Companies in the U.S. added more workers in February than forecast, indicating the labor market may be strengthening, data from a private report based on payrolls showed today.
Employment increased by 217,000 last month after a revised 189,000 gain in January, according to figures from ADP Employer Services. The median estimate in the Bloomberg News survey called for a 180,000 gain last month.
Bigger, sustained payroll gains would underscore Federal Reserve Chairman Ben S. Bernanke’s testimony to Congress yesterday that there are “grounds for optimism” about the labor market in coming months. Companies added 200,000 jobs in February, while unemployment rose to 9.1 percent, economists project a Labor Department report to show in two days.
“There’s just an unambiguous signal that payroll employment has picked up,” Joel Prakken, chairman of Macroeconomic Advisers LLC, which produces the figures with ADP, said in a conference call with reporters. “Employment looks like it’s increasing in almost every sector of the economy.”
Estimates in the Bloomberg survey of 34 economists ranged from increases of 90,000 to 210,000.
Stock-index futures fell as crude oil prices increased. The March contract on the Standard & Poor’s 500 Index declined 0.1 percent to 1,300.3 at 8:51 a.m. in New York. Oil for April delivery gained $1.52, to $101.15 a barrel in electronic trading on the New York Mercantile Exchange.
Labor Department Figures
Over the previous six reports, ADP’s initial figures were closest to the Labor Department’s first estimate of private payrolls in November, when it overstated the gain in jobs by 43,000. The estimate was least accurate a month later, when it overestimated the employment gain by 184,000.
The Labor Department said payrolls in January rose by 36,000 workers, the fewest in four months and depressed by snowstorms that swept through parts of the nation during the week covered by the government’s employer survey. ADP figures, which measure the number of people on payroll processing rolls regardless of whether they could show up for work, initially showed companies added 187,000 workers during the month.
Today’s ADP report showed an increase of 15,000 workers in goods-producing industries, which includes manufacturers and construction companies. Employment at factories rose by 20,000 jobs.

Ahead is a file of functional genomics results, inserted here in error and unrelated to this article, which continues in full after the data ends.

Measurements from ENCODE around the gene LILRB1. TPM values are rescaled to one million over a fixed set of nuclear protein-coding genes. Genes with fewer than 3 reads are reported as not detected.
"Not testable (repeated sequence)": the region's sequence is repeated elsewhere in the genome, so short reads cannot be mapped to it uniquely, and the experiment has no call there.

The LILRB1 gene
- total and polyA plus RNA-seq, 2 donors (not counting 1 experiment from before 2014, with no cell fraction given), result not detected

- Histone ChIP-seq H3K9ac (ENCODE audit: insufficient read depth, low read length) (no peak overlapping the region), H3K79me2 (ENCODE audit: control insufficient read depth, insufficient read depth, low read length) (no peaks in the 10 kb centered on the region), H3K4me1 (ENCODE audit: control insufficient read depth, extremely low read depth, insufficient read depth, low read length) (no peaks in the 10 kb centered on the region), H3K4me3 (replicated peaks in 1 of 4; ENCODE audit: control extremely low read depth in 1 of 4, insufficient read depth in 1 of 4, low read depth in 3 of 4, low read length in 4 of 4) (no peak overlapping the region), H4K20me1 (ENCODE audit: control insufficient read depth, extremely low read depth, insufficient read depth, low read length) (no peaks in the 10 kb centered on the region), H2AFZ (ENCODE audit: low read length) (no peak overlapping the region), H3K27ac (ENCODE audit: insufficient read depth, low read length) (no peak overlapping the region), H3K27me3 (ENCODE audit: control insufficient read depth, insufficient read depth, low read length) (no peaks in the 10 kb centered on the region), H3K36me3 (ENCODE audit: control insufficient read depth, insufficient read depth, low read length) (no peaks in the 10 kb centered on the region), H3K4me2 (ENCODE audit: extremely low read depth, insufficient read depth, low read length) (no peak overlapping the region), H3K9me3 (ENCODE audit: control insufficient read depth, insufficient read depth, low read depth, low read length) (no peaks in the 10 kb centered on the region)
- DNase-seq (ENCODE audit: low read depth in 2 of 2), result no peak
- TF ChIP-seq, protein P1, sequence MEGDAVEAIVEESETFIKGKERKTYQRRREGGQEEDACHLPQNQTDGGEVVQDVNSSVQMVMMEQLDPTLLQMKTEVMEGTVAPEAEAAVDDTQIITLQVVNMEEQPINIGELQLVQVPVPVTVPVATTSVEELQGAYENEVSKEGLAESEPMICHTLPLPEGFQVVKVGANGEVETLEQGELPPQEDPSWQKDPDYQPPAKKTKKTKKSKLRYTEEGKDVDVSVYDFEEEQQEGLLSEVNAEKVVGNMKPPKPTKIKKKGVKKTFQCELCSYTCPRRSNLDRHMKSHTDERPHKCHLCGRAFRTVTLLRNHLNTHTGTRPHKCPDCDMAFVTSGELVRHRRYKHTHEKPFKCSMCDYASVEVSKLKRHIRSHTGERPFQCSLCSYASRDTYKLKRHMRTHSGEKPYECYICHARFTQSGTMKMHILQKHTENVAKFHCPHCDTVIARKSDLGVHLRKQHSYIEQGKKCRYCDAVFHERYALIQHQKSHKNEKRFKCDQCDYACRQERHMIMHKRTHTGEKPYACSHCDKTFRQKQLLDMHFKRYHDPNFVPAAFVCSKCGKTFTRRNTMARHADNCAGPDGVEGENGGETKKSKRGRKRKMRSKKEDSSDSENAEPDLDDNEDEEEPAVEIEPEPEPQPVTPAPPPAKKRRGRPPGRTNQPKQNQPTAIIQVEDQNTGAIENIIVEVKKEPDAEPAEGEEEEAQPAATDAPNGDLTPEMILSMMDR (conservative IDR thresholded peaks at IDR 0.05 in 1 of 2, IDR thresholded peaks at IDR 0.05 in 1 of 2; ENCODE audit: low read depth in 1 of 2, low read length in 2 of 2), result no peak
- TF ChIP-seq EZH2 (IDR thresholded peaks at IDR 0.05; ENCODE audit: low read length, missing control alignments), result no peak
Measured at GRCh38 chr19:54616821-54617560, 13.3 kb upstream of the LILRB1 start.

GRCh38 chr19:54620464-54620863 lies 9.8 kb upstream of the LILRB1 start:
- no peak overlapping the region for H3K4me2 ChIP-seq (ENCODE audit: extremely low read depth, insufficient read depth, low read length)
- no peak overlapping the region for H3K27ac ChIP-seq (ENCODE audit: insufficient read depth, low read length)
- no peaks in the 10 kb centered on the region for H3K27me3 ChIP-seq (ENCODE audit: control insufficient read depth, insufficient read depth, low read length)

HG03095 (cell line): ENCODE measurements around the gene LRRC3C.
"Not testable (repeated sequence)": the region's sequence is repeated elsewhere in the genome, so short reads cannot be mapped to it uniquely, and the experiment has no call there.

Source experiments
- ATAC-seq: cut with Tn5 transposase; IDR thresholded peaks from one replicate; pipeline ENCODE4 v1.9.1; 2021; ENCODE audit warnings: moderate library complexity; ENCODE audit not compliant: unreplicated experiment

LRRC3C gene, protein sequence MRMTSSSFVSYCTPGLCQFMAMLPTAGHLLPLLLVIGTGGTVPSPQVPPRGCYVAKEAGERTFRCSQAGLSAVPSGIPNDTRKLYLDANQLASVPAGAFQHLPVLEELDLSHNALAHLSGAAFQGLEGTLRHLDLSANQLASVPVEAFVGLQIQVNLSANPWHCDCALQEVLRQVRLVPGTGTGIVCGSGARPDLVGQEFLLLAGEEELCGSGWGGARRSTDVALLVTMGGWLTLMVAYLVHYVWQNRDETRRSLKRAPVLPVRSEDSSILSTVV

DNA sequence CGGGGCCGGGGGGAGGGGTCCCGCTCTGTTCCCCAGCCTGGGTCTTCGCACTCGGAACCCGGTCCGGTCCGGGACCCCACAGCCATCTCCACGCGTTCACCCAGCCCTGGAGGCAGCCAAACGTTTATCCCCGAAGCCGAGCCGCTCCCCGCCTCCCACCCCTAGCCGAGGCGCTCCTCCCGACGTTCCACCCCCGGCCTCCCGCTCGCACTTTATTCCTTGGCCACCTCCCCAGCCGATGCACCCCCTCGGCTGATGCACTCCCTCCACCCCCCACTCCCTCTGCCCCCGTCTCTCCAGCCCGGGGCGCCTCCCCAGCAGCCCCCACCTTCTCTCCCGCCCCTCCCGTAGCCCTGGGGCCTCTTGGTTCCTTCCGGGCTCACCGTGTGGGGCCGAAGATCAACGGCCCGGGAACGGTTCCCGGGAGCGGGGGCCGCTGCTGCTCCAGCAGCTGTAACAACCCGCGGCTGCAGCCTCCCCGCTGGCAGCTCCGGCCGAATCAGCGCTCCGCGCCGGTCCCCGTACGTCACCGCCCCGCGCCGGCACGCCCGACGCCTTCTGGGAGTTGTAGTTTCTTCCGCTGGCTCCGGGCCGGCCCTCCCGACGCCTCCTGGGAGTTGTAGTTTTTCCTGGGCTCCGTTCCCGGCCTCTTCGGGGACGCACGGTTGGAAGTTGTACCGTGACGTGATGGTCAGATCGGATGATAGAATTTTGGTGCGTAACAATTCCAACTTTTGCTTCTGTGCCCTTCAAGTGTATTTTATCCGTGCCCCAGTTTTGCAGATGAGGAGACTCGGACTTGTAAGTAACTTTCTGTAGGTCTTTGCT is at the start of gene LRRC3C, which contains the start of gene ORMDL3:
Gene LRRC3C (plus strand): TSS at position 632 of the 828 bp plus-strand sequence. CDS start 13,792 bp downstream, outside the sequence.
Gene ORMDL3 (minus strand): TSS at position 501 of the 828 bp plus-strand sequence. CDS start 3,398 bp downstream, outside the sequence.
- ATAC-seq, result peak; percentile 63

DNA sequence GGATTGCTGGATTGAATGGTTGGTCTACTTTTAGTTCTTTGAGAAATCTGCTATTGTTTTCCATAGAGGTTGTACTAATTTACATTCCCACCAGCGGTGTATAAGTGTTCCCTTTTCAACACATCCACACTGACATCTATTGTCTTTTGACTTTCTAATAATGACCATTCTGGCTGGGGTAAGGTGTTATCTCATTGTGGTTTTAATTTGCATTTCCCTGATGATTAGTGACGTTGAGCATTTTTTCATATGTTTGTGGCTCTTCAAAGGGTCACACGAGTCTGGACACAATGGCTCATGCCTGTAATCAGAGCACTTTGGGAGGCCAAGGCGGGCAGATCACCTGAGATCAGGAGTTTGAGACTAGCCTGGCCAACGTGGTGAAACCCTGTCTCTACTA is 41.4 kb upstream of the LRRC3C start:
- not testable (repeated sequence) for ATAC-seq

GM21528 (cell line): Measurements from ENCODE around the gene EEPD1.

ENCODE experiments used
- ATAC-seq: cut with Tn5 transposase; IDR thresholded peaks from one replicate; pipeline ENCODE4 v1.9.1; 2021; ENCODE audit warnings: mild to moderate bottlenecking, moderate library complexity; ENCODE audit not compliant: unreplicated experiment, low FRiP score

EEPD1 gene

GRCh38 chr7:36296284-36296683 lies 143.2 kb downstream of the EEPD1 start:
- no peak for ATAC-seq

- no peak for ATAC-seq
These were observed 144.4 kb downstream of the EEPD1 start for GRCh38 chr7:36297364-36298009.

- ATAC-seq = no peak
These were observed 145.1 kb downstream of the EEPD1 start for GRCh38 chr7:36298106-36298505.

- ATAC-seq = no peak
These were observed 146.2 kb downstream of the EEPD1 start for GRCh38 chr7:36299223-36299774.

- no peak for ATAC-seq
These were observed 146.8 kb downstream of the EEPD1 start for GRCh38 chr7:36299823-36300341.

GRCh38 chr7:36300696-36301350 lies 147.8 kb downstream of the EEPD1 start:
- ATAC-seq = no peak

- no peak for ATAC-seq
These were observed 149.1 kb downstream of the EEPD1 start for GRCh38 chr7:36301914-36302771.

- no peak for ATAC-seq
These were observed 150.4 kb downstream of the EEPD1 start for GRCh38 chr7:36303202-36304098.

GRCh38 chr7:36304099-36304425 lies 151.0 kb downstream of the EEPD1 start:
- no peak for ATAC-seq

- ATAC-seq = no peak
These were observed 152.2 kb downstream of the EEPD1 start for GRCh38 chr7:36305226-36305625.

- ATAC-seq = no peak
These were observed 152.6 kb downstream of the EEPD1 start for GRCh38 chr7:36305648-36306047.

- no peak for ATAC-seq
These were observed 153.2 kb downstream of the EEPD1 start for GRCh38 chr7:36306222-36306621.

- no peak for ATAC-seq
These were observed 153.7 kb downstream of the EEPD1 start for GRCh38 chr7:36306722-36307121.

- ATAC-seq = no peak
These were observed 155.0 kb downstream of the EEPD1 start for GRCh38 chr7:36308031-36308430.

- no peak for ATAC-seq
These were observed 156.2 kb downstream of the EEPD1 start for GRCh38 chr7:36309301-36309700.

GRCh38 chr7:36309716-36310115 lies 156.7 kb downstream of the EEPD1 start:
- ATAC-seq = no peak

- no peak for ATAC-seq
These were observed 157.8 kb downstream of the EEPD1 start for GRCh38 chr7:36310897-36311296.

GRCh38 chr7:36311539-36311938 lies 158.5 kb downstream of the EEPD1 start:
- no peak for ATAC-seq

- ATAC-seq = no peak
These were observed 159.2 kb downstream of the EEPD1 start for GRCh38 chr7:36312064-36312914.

Service providers added 202,000 workers, ADP said.
Size of Companies
Companies employing more than 499 workers expanded their workforces by 13,000 jobs. Medium-sized businesses, with 50 to 499 employees, created 104,000 jobs and small companies increased payrolls by 100,000, ADP said.
Intel Corp. (INTC) and Home Depot Inc. (HD) were among U.S. companies last month that announced plans to boost payrolls. A report yesterday showed U.S. manufacturing grew in February at the fastest pace in almost seven years, driven by gains in orders, employment and exports that signal factories will continue to propel the expansion.
“Overall, when we look at the job market we do believe that it is on track to improve,” Don Johnson, vice president of U.S. sales for General Motors Co. (GM), said on a teleconference yesterday. “February was quite simply another great month for General Motors.”
GM said vehicle deliveries last month increased 46 percent from February 2010.
Some businesses are concerned about limited hiring, even after gross domestic product increased in 2010 by the most in five years.
“The numbers coming out of the U.S. for GDP and industrial production are pretty solid, but we have an issue with regard to employment,” James Meil, chief economist at Eaton Corp. (ETN) said on a Feb. 25 teleconference. The Cleveland-based maker of pumps used in forklifts raised its full-year forecast amid higher hydraulics sales.
The labor market “has improved only slowly” and it may take “several years” for the unemployment rate to reach a “more normal level, Bernanke said yesterday during testimony before the Senate Banking Committee.
Still, “we do see some grounds for optimism about the job market over the next few quarters, including notable declines in the unemployment rate in December and January, a drop in new claims for unemployment insurance, and an improvement in firms’ hiring plans,” Bernanke said.
Overall payrolls, which include government workers, probably rose by 193,000 in February, according to the median forecast of economists surveyed before the Labor Department’s March 4 report.
President Barack Obama last week told the first meeting of his panel of outside economic advisers that the U.S. must deal with stubbornly high unemployment even as the recovery is well under way.
The ADP report is based on data from about 340,000 businesses employing more than 21 million workers.
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